About the Clan

History

Following a worldwide catastrophe, industrial civilisations have crumbled taking down with them all global communication networks. With no access to oil or electricity, humans have gone back to nature and lead a self-sufficient existence in small groups that eke out a living in an inhospitable landscape. Illiteracy has again become the norm.

Before the events of this story, the Clan was one large extended family, living in self-imposed isolation on a mountainous territory. The Clan consisted at all times of between 130 to 140 people, including 52 workers, aged between 18 and 60, and approximately 30 retired workers and 50 children under 18.

Their long history spanned several hundred years during which they strictly implemented a zero population growth policy thanks to a contraceptive potion inherited from their early days. The Clan’s Chiefs allowed only enough births to replace worker numbers. Outsiders could not become part of the Clan, and no Clan member had ever left the Clan.

Purposeful breeding

The founders of the Clan – often referred to as ‘The First Twelve’ – decided that stable numbers were the key to their survival in their wild environment. They postulated that their territory could only feed and sustain about a hundred people: enough to work and replace each generation, but not so many that resources would become stretched.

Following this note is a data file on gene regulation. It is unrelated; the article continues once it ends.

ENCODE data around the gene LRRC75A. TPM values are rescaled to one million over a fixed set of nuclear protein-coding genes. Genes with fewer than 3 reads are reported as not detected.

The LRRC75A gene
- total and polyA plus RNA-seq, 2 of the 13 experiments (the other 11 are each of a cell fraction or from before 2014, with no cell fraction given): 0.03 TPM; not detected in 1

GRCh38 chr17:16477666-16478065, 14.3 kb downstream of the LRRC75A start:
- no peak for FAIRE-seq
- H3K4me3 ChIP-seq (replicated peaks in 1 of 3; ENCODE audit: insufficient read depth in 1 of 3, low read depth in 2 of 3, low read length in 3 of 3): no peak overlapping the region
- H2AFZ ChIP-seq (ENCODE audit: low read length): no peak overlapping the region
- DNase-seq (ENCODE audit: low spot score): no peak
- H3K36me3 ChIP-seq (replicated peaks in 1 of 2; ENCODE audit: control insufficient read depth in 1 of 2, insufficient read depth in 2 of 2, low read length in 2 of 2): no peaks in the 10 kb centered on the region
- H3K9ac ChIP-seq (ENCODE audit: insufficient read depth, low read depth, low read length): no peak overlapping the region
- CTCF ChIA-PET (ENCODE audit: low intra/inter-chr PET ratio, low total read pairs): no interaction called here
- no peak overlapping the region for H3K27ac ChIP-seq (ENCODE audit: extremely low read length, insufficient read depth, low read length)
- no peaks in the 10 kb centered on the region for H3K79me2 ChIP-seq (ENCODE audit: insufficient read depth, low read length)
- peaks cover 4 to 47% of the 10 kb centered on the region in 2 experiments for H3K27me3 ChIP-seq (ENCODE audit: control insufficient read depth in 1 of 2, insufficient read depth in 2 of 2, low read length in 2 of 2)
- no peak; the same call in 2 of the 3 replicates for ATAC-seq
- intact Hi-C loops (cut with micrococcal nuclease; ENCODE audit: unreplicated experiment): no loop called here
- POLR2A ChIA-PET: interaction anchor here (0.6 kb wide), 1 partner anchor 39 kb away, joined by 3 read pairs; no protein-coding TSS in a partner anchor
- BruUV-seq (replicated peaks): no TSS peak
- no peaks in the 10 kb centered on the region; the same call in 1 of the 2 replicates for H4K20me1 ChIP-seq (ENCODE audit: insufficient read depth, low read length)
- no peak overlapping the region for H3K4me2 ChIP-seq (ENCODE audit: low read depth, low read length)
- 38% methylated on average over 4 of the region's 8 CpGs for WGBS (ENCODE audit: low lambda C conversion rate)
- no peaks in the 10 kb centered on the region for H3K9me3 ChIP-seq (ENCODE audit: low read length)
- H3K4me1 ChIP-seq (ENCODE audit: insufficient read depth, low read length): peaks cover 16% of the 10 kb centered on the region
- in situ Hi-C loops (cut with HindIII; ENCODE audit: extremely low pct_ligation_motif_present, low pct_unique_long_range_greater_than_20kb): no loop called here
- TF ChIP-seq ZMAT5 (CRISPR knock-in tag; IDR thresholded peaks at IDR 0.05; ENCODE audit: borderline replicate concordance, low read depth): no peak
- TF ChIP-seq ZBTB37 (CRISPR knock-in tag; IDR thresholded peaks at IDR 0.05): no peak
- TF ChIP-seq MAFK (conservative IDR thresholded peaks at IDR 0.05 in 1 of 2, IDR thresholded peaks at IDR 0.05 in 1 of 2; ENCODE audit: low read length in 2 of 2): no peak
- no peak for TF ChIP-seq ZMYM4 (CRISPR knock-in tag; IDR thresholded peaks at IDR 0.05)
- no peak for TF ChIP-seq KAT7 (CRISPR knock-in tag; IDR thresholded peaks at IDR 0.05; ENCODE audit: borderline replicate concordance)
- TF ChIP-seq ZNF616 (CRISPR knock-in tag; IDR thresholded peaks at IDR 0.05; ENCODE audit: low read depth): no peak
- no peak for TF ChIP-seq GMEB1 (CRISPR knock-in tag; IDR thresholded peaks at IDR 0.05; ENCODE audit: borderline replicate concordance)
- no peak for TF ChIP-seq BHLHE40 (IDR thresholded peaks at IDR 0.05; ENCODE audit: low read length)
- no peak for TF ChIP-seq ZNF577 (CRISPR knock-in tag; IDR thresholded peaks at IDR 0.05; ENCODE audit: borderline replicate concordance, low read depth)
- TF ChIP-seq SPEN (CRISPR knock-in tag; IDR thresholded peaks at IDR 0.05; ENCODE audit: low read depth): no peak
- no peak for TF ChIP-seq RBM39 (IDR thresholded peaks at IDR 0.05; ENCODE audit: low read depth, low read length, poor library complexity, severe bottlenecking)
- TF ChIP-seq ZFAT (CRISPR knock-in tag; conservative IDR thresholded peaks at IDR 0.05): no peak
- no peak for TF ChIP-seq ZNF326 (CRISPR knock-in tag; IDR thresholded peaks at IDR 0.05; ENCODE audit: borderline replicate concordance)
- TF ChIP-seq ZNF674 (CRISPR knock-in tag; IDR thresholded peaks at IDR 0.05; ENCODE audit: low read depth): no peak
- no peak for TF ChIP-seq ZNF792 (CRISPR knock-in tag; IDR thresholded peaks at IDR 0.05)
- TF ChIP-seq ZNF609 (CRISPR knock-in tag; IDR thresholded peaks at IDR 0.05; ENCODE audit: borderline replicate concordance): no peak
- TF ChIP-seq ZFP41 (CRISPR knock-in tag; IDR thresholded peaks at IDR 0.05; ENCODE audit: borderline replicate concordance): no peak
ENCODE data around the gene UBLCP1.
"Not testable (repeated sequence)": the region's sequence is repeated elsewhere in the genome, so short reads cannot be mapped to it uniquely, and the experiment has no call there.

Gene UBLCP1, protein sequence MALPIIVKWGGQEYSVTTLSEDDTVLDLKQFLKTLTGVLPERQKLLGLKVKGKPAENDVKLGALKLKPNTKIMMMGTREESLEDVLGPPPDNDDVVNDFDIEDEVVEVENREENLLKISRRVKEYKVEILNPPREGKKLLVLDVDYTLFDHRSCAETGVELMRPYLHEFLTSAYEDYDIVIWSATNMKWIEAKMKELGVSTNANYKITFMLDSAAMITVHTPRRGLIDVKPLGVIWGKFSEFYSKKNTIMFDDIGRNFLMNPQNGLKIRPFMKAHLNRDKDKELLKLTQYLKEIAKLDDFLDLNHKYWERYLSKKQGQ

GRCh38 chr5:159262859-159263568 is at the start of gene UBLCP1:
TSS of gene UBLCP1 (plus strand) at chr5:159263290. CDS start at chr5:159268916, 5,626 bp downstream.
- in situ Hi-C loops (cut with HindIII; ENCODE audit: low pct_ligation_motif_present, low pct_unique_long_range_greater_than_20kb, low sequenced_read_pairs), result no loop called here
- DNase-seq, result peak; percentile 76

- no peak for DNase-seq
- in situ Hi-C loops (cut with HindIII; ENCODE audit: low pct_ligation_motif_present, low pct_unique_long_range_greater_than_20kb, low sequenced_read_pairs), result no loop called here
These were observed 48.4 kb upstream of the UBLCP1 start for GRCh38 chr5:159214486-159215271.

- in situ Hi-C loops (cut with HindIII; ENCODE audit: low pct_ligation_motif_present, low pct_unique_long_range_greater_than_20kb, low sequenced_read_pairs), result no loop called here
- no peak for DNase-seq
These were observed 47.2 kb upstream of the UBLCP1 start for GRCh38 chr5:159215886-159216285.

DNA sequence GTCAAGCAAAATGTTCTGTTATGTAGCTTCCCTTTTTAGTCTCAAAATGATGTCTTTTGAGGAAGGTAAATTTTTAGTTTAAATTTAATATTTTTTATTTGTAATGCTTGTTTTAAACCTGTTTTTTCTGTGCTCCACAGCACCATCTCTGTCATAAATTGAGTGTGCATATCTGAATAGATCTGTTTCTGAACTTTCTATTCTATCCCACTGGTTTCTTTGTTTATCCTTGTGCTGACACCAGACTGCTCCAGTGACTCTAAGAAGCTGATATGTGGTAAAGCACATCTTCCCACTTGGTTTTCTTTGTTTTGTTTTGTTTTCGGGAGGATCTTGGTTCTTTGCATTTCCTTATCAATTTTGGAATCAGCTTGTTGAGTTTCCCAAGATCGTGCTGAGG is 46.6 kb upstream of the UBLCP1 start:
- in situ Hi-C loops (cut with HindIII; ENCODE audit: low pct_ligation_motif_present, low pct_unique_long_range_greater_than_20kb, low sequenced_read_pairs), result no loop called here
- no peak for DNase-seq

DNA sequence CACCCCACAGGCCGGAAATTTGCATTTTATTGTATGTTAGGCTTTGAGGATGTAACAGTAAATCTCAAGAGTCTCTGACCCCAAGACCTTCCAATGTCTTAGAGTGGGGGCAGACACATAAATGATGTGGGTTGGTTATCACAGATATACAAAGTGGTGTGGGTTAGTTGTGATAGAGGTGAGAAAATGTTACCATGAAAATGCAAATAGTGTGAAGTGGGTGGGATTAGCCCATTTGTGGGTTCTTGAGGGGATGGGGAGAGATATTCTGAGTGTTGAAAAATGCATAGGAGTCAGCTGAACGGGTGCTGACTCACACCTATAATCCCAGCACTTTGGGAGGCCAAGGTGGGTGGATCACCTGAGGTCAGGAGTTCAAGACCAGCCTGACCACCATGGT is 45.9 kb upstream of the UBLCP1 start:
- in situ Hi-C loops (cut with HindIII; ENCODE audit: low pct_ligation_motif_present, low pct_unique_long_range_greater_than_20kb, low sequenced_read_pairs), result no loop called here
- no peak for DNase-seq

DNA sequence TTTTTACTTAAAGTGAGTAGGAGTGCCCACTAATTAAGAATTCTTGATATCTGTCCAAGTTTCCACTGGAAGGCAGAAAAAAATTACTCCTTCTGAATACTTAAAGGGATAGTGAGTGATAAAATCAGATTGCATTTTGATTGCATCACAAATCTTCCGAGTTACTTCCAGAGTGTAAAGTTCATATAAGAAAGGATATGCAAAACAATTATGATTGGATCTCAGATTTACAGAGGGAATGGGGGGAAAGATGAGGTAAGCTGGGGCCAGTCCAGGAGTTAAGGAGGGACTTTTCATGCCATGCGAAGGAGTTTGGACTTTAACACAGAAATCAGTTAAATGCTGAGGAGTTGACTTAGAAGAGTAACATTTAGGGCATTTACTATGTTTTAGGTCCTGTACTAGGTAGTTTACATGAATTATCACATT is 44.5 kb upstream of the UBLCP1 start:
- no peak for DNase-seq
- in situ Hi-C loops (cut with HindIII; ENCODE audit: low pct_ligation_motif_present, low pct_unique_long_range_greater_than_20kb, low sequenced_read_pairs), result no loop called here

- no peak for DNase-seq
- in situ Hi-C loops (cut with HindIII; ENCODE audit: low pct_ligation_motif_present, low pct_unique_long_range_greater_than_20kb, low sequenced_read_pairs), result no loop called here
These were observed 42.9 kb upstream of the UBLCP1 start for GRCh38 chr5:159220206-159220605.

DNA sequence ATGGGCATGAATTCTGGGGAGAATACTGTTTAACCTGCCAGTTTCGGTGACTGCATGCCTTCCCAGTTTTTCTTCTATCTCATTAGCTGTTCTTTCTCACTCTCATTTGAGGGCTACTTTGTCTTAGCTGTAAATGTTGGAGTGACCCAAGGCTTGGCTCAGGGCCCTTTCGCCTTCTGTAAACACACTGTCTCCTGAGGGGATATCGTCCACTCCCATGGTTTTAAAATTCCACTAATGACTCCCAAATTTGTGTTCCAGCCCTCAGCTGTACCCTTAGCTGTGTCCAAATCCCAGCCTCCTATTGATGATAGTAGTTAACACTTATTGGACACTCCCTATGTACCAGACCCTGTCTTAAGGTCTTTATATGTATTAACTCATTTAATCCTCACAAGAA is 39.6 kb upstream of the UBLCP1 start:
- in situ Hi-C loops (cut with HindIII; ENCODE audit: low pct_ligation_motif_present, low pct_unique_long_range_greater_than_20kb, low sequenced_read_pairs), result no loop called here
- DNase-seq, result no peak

They also came to believe that certain mental or physical qualities were necessary to best perform specific tasks. They assumed that these qualities ran in families.

Therefore, the Clan’s Chief chooses the parents of each child to be born so that he or she may inherit the qualities required to eventually replace a specific worker. Children are trained from a young age for their intended job by the very worker that they will replace. Every time a worker retires, the child born to take their place enters the workforce as an apprentice.

Men and women are interchangeable and will take up any vocation for which they are conceived, regardless of their gender. Women fight, and men raise children indifferently.

Unplanned children are very rare, one or two per generation at most. They are called the Surprises and raised for a broader skill set so that they can support different workers on a temporary basis. They also replace workers on a more permanent basis when someone dies before their appointed replacement is old enough to take over.

Vocations

The Clan had 11 vocations, each with three key skills or attributes.